With spring now upon us, warmer weather, gardening season and watching the trees come back to life are just a few things to which we have to look forward. But with the change in season comes the birth of an invasive species, the gypsy moth.
Every spring this critter bursts forth from the egg sacks laid the previous summer with a singular goal of eating the leaves on trees where they were hatched, defoliating them to the point some of the trees won’t survive.
The impact is cyclical and not uniform across the area – you can drive down one road and see defoliated woodlots and then drive down another that’s completely fine, says Albert Hovingh, principal planner and stewardship planner with the Region of Waterloo.
“It looks like it will be bad in some places and worse in others. I haven’t done a formal survey, but I’ve certainly been around a lot and looked at different woodlots and things like that, and there’s certainly some areas where there’s a lot of egg masses. So, it’ll probably be like last year: kind of gross for people in their backyards,” said Hovingh.
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Scrapping away the eggs before they hatch is a first step, but there are also some natural aids in the battle against the moths.
“I also did notice last summer that there were signs of a fungus, and there’s also a virus that impacts the gypsy moth… it’s kind of a naturally occurring phenomena fungus. It does affect them, but it also depends a bit on the right conditions. For any fungus to grow, it’s got to be kind of moist and things like that. So, depending on what happens in the spring, that may encourage that growth, but then there’s also this virus and again that’s also naturally occurring.”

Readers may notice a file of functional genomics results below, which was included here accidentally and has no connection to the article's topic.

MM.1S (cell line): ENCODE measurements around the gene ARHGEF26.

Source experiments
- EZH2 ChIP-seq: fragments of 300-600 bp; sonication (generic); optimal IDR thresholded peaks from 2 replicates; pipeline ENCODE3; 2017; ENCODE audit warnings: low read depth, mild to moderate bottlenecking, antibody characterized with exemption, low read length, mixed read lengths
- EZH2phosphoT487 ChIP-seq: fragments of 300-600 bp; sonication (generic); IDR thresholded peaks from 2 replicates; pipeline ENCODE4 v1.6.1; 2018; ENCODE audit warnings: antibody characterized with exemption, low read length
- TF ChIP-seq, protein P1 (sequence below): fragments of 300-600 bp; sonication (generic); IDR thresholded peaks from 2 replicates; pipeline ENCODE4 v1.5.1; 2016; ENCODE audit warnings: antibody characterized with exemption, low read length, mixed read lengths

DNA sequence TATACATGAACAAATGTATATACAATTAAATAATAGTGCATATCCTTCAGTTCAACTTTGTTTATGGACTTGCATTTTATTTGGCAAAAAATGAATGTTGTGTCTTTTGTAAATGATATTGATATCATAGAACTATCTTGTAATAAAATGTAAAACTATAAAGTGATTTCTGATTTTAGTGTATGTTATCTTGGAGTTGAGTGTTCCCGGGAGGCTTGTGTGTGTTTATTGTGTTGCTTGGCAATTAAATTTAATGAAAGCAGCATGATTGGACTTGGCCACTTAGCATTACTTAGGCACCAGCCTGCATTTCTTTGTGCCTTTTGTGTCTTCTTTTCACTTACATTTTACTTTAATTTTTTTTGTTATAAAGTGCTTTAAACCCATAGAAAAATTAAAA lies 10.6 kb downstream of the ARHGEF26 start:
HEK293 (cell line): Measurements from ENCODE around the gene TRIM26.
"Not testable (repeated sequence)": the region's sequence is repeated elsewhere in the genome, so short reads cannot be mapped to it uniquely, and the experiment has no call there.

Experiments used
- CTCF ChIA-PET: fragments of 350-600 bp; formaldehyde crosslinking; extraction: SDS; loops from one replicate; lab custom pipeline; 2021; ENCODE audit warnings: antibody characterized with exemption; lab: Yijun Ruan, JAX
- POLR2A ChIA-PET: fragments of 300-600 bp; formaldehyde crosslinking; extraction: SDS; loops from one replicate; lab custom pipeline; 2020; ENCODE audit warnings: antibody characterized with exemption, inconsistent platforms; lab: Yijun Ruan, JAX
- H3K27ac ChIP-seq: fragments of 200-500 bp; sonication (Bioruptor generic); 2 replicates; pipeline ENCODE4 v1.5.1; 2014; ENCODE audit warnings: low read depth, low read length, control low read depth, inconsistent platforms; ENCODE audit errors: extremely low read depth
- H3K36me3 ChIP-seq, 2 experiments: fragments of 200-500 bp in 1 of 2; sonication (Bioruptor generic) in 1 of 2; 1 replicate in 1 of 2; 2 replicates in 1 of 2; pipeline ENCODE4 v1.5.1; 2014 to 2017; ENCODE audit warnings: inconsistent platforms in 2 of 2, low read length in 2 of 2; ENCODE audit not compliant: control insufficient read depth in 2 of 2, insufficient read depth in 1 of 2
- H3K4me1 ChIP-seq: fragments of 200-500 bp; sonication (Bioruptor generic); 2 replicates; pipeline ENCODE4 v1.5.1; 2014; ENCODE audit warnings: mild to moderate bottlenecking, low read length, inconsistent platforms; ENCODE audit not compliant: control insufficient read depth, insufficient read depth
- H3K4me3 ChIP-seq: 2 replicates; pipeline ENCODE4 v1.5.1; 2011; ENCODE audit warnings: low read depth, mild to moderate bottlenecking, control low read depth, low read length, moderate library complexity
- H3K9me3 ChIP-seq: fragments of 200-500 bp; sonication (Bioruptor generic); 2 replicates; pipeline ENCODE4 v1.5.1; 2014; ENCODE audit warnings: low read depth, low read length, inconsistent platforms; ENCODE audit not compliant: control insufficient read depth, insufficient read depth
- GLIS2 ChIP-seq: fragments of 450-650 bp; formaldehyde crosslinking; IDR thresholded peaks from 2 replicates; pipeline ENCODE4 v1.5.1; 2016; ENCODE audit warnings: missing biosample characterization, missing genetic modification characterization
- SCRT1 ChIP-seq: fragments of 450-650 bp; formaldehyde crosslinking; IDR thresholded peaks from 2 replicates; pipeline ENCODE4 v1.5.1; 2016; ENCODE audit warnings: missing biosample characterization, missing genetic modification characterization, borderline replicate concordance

Gypsy moths, first introduced to North America more than a century ago, create chaos within woodlots and other forested areas each year. In their caterpillar form, they eat trees to the point of defoliation, before entering their “adult” stage and cocooning themselves before becoming a moth. It is this stage where they lay their egg sacks – which can contain up to 1,000 eggs – before dying.
One acceptable way to get rid of the moths is by using Bacillus Thuringiensis (Btk). However, Hovingh says the region does not spray for the moths as the problem does not seem that widespread here – in order for them to consider such an act would require about four years of extreme defoliation.
While the woodlots and other areas of trees will not be looked after by the region, residents can do something on their own properties – and expand their work if they wish.
Some acceptable practices include going out before the caterpillars hatch and scraping the egg sacks into a bucket of soapy water; while another would be to apply burlap and a “sticky barrier band” to the trunks of potential host trees and going out to remove the caterpillars each day.
Hovingh says these are steps that can be taken on a small scale, however, because so many eggs are held within a sack, missing even one could still leave a tree infested with 1,000 or more caterpillars.
While the defoliation of trees is a problem, Hovingh says the one upside to something like this happening early in the spring is that the “understory plants” get extra sunlight earlier in the season and have the ability to grow. He says another upside is the fact that the digested leaves turn into fertilizer from the caterpillar, which in turn helps ground vegetation earlier in the year.
Click here for more information on the gypsy moth and ways to get rid of them.